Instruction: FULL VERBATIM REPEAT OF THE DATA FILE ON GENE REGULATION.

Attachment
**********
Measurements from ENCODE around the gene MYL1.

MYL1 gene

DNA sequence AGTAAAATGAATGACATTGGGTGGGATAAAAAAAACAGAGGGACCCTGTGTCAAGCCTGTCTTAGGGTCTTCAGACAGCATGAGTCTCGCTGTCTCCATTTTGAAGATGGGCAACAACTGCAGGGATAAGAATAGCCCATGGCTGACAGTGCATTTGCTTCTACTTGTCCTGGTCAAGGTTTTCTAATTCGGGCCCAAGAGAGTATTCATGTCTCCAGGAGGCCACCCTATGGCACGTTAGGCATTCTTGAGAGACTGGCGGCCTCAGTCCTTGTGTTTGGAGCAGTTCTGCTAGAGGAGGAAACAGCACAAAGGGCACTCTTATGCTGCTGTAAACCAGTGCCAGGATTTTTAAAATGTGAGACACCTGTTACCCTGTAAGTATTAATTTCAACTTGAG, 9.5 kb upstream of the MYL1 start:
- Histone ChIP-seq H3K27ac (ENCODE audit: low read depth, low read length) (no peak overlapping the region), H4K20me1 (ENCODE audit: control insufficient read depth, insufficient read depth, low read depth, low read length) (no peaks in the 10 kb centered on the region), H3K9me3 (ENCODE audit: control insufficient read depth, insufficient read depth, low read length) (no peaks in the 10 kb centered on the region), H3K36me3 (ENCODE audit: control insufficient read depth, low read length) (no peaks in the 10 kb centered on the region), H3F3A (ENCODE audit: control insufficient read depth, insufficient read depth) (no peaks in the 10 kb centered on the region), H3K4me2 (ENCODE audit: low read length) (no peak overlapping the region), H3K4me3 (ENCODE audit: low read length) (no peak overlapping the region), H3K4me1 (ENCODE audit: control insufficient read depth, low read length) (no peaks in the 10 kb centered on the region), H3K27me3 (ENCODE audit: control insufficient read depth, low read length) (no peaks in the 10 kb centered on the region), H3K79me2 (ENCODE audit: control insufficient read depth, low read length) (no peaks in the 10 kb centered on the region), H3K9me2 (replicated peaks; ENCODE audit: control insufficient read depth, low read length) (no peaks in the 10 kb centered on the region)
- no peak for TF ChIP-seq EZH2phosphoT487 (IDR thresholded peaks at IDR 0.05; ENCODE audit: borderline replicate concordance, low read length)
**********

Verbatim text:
Measurements from ENCODE around the gene MYL1.

MYL1 gene

DNA sequence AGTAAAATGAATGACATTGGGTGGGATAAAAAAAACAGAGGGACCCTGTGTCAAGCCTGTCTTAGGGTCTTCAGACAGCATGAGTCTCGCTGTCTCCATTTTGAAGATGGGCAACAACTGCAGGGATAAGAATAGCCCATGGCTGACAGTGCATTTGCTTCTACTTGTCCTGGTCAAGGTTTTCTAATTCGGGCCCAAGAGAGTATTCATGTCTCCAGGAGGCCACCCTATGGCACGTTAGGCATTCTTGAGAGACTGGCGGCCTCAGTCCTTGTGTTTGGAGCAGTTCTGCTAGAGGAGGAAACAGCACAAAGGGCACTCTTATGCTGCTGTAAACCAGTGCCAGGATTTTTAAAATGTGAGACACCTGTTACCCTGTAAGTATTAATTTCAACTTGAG, 9.5 kb upstream of the MYL1 start:
- Histone ChIP-seq H3K27ac (ENCODE audit: low read depth, low read length) (no peak overlapping the region), H4K20me1 (ENCODE audit: control insufficient read depth, insufficient read depth, low read depth, low read length) (no peaks in the 10 kb centered on the region), H3K9me3 (ENCODE audit: control insufficient read depth, insufficient read depth, low read length) (no peaks in the 10 kb centered on the region), H3K36me3 (ENCODE audit: control insufficient read depth, low read length) (no peaks in the 10 kb centered on the region), H3F3A (ENCODE audit: control insufficient read depth, insufficient read depth) (no peaks in the 10 kb centered on the region), H3K4me2 (ENCODE audit: low read length) (no peak overlapping the region), H3K4me3 (ENCODE audit: low read length) (no peak overlapping the region), H3K4me1 (ENCODE audit: control insufficient read depth, low read length) (no peaks in the 10 kb centered on the region), H3K27me3 (ENCODE audit: control insufficient read depth, low read length) (no peaks in the 10 kb centered on the region), H3K79me2 (ENCODE audit: control insufficient read depth, low read length) (no peaks in the 10 kb centered on the region), H3K9me2 (replicated peaks; ENCODE audit: control insufficient read depth, low read length) (no peaks in the 10 kb centered on the region)
- no peak for TF ChIP-seq EZH2phosphoT487 (IDR thresholded peaks at IDR 0.05; ENCODE audit: borderline replicate concordance, low read length)